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Descartes’ debt to Teresa of Ávila, or why we should work on women in the history of philosophy

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Abstract

Despite what you have heard over the years, the famous evil deceiver argument in Meditation One is not original to Descartes (1596–1650). Early modern meditators often struggle with deceptive demons. The author of the Meditations (1641) is merely giving a new spin to a common rhetorical device. Equally surprising is the fact that Descartes’ epistemological rendering of the demon trope is probably inspired by a Spanish nun, Teresa of Ávila (1515–1582), whose works have been ignored by historians of philosophy, although they were a global phenomenon during Descartes’ formative years. In this paper, I first answer the obvious question as to why previous early modernists have missed something so important as the fact that Descartes’ most famous publication relies on a well-established genre and that his deceiver argument bears a striking similarity to ideas in Teresa’s final work, El Castillo Interior (Interior Castle, 1588)? I discuss the meditative tradition at the end of which Descartes’ Meditations stands, present evidence to support the claim that Descartes was familiar with Teresa’s proposals, contrast their meditative goals, and make a point-by-point comparison between the meditative steps in Teresa’s Interior Castle and those in Descartes’ Meditations which constitute (what I call) their common deceiver strategy. My conclusion makes a case for a broader and more inclusive history of philosophy.

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Notes

  1. Thanks to Roberta Ballarin, Heather Battaly, Jamie Tappenden, Raphaelle Debenedetti, Maria Berbara, and the Folger Library.

  2. Due to space limitations, the primary materials cited here are limited. On the status of Descartes among his contemporaries, see Digby (1644), Sturm (1686, pp. 161–165). For more citations, see Mercer (2001, 27–49).

  3. Fischer (1878, Vol. 1, 147–50, 440). Fischer tells a gripping story of the Cartesian “school” and its impact on subsequent philosophy emphasizing its important for German philosophy from Kant through Hegel and Schopenhauer to sundry other German thinkers. See Fischer (1854–1877).

  4. O’Neill’s great accomplishment was to take an imprecise map sketched by her feminist predecessors and add prominent landmarks drawn in precise detail. She then motivated her students, friends, and colleagues to use her revised map to explore ever more specific areas. See O’Neill (1998a, b). Many of us working on early modern women would not have done so without O’Neill’s philosophical, scholarly, and personal support.

  5. Mercer (2014a).

  6. Prominent historians of philosophy have ignored the works of women in this period. For example, Perler (2011) presents “the history” of the passions 1270–1670 without discussing the views of a single woman although they had much to say about the passions in the period.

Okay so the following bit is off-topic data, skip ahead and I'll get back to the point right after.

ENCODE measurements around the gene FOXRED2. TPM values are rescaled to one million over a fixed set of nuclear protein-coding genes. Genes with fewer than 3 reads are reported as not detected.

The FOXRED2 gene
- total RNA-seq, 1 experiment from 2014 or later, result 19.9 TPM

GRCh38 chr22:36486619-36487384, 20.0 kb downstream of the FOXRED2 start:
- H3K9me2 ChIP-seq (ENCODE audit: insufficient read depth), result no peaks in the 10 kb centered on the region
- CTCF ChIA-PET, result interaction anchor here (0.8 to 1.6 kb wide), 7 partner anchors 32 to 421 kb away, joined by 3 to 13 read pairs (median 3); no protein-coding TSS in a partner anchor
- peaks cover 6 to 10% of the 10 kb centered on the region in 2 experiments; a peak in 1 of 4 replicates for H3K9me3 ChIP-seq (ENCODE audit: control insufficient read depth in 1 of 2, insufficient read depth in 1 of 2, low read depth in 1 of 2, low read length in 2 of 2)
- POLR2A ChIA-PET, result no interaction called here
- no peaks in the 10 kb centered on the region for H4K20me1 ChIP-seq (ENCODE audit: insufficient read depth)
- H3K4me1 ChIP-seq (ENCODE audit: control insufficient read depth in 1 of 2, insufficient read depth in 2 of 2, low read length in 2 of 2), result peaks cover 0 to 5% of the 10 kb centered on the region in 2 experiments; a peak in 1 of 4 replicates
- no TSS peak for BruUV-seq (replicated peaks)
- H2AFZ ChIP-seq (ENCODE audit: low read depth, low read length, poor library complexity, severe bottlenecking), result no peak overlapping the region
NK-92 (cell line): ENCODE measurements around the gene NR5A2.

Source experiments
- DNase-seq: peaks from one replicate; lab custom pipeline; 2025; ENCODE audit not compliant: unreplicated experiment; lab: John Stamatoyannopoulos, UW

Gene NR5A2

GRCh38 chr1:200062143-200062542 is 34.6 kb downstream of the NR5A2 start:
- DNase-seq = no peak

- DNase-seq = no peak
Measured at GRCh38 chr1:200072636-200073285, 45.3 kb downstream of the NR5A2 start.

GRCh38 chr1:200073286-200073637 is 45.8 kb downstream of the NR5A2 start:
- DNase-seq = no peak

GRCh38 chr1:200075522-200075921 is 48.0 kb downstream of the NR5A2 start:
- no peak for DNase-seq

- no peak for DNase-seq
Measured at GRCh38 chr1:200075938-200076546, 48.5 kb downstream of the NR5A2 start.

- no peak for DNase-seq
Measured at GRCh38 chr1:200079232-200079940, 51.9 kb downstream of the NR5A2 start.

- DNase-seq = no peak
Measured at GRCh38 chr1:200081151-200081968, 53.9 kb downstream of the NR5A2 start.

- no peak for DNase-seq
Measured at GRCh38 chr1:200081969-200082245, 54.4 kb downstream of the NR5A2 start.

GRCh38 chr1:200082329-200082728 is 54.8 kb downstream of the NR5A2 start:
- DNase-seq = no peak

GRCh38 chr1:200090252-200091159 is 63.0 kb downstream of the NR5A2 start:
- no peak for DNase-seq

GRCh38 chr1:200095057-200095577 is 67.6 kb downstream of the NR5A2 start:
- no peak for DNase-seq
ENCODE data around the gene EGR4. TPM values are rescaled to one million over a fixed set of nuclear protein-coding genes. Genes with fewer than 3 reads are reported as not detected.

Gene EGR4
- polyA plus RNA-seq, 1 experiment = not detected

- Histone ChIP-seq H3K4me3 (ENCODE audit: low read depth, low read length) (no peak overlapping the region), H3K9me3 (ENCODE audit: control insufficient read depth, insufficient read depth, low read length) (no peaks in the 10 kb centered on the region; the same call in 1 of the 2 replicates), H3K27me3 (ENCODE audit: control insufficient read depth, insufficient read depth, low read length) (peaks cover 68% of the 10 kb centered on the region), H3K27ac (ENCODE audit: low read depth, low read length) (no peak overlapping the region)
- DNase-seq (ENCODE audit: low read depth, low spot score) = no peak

7. For important studies of Descartes’ medieval and scholastic sources, see Gilson (1930, 1932) and Ariew (1992, 1999).

  8. The exercises were written 1522–1524, increasingly practiced by Jesuits, and formally approved by Pope Paul III in 1548.

  9. For more on Descartes’ adroit use of the meditative genre, see Mercer (2014b).

  10. Teresa of Ávila (1577). The Interior Castle is divided into “dwelling places” or main parts of the castle. Each dwelling place contains one or more chapters, each of which has several sections. Citations given here include dwelling place, chapter, section, and page number of the Kavanaugh and Rodriguez translation. So, I: 2, 9 (292)) is first dwelling place, second chapter, ninth section, p. 292.

  11. Teresa and her works were not universally endorsed. Although Jesuits supported her beatification (including the influential Spanish scholastic, Francis Suarez (Fuente 1881, vol. 6, p. 278), some Catholic leaders argued that no woman could have written such a book and concluded that Teresa must have been helped by the devil (Slade 1995, p. 129).

  12. Ghezzi (2000). Borgia, who was beatified in 1624, wrote a meditation that has neither the philosophical subtlety nor psychological insights of Teresa’s work. See Borgia (1620).

  13. An early translation of Teresa’s autobiography, La Vida, from Spanish into English includes a dedication to “Princess Henrietta-Maria of France, Queen of Great Britain, France and Ireland” who has committed herself to “protecting and enlarging the glory of an incomparable Saint, S. Teresa” (Teresa 1642).

  14. For example, the prominent French Cardinal and Statesman, Pierre de Bérulle, was instrumental in supporting Teresa’s Carmelite order of nuns in France and promoting her ideas. He was also a supporter of Descartes with whom he met. See Howells (2015), Gaukroger (1995, pp. 183, 186).

  15. All citations are to Descartes (1964–1976), cited by volume and page numbers; translations from Descartes (1985–1991).

  16. There is much disagreement about how to interpret the main point and arguments in Meditation One. I ignore these complications here. For an overview of the debate see Newman (2014).

  17. See the quotation from Augustine’s Confessions in Sect. 3.

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Mercer, C. Descartes’ debt to Teresa of Ávila, or why we should work on women in the history of philosophy. Philos Stud 174, 2539–2555 (2017). https://doi.org/10.1007/s11098-016-0737-9

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